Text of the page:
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Careers in Behavioral Science: 3 Barriers (& Why You Should Break Them Down)

August 22, 2022  |  By: Eva Frishberg
Careers in behavioral science barriers on road

Careers in behavioral science can be hard to visualize. After all, how do you envision a future in a field that’s so small, you have to squint to see it?

Seriously: the behavioral science world is tiny.

During a recent dinner at my cofounder’s behaviorally-designed commune, it dawned on me just how tiny – for what felt like the thousandth time. I was sitting with my coworkers from Irrational Labs, next to someone I worked with years ago at a different behavioral science firm, and across from a former desk-mate – whose partner was my first manager at that other firm. And on my right? Two colleagues who had worked together at a behavioral science firm in Canada.

What was going on? Why did I know everyone?

We’re All In This Together

If it seems like we all know each other, it’s because most of us do. We’ve all worked together, or under the same management, at some point. And many of us date or marry other behavioral or social scientists, which makes for even more interesting stories to come – ones like, ‘How Behavioral Scientists Get Their Partners to Put the Toilet Seat Down.’

But why do we all know each other’s business? Shouldn’t LinkedIn requests occasionally come from people who don’t look vaguely familiar? I wanted answers – and the behavioral scientist in me needed them. So, I set out to learn why I recognize so many BeSci nerds – no matter the continent or time zone.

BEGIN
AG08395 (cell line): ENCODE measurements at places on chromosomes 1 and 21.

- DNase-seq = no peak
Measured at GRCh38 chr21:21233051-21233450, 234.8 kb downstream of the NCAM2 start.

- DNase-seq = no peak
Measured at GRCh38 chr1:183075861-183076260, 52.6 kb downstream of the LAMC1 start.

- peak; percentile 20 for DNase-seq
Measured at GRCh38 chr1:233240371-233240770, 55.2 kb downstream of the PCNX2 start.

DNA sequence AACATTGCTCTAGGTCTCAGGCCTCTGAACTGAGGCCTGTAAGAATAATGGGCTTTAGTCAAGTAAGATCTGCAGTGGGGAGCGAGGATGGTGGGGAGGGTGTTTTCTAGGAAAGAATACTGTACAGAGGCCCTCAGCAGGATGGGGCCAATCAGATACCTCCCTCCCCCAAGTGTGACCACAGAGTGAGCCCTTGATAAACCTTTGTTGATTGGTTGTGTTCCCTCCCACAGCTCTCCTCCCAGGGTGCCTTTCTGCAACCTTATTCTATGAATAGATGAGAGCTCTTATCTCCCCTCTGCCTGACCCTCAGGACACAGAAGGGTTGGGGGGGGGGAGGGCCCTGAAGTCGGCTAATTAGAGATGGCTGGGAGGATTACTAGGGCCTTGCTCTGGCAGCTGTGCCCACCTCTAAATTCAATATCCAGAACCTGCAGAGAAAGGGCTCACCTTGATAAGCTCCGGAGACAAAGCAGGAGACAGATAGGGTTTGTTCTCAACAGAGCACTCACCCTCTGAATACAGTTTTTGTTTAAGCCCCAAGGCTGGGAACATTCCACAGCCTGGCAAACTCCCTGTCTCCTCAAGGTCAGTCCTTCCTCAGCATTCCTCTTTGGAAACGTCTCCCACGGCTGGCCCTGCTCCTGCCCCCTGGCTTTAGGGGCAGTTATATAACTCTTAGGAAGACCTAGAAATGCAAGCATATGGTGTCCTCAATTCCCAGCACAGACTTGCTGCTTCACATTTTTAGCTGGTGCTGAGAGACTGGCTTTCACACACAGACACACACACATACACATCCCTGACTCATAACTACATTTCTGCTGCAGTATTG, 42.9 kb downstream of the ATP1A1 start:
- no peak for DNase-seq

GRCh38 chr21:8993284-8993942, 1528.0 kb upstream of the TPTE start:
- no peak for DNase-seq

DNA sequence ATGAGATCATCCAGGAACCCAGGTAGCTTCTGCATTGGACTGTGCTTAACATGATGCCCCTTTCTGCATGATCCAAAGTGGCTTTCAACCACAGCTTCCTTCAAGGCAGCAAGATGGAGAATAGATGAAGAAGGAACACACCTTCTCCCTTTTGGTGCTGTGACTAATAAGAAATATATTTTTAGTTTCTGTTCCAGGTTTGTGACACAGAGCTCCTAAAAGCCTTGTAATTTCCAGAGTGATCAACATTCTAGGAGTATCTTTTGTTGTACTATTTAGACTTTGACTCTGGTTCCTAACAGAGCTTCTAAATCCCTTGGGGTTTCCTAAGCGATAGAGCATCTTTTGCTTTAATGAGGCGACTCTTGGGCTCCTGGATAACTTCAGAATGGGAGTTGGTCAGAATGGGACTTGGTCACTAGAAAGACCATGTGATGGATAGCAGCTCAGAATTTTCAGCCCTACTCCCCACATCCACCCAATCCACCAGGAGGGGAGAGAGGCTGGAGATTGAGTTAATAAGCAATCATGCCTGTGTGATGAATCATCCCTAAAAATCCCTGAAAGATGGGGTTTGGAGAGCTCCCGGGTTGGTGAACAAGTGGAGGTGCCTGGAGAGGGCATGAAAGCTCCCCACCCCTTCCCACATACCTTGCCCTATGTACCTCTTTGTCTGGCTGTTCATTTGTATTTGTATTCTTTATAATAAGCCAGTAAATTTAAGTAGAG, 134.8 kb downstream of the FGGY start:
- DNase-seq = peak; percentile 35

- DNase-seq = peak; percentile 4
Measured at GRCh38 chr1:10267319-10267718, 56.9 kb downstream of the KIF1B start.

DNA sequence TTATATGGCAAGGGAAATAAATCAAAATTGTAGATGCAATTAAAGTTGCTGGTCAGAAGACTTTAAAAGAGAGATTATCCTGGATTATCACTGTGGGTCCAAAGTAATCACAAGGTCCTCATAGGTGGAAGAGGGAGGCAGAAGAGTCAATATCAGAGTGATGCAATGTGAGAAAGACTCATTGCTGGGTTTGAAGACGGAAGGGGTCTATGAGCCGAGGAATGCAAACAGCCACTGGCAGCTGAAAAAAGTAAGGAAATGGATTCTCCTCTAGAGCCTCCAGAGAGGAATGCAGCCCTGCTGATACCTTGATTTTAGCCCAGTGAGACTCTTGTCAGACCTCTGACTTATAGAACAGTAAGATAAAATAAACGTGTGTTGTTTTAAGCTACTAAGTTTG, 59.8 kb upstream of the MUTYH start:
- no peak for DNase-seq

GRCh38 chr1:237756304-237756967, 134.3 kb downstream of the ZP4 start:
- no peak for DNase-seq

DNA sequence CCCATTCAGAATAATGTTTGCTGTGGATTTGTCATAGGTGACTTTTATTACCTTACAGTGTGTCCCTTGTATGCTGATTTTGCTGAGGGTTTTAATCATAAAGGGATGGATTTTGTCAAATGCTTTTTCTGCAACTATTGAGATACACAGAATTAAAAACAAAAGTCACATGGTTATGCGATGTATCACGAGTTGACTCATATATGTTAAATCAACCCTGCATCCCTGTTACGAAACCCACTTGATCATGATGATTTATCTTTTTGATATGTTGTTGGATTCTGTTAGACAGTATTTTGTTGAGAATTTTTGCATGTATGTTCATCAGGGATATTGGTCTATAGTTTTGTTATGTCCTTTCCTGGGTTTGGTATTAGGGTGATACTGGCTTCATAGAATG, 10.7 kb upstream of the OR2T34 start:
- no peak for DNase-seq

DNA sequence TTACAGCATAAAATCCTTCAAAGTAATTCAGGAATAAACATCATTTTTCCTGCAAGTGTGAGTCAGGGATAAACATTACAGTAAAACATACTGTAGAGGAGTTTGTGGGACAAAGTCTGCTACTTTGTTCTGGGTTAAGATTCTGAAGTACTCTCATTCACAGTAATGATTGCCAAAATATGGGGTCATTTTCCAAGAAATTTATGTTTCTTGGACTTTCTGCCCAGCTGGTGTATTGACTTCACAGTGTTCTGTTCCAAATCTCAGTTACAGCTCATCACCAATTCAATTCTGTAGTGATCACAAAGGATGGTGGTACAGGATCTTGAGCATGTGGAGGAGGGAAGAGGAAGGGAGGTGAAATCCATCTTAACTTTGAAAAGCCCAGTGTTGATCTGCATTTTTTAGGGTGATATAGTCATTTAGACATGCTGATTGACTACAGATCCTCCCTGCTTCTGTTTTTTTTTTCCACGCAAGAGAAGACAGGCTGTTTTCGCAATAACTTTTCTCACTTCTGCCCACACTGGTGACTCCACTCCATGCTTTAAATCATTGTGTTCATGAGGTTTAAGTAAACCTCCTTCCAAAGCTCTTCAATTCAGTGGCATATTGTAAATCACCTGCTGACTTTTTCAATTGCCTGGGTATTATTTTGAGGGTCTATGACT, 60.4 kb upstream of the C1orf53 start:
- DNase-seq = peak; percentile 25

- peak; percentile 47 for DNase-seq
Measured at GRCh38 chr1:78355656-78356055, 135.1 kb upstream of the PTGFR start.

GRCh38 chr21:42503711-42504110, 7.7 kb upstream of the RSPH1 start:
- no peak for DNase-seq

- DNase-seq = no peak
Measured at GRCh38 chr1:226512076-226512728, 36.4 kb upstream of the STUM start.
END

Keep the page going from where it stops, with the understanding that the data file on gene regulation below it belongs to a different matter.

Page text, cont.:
Exactly How Small Is the World of Behavioral Science?

First I wanted to check my intuition – because we all know it can be flawed. So I did some digging to confirm my suspicion that this field is, indeed, relatively small. And if you have time for a quick Google search? You’ll see that the number of jobs available in behavioral science (‘23 more jobs’) is much smaller than that of adjacent fields – like UX design (‘100+ more jobs’) and data science (‘100+ more jobs’).

Careers in Behavioral Science This vs. That

And the numbers don’t lie: one report estimated that about 6,000 people are employed in applied behavioral science teams across nonprofits and companies worldwide. But because the field is small, it’s also relatively understudied. So, although this is one of the first and most comprehensive reports to date, there remains a gap in robust data sets – on both the number of behavioral science careers and the field’s overall trajectory. This is understandable, considering that BeSci is an emerging field with a wide diversity of roles – and even more diversity in the names for those roles.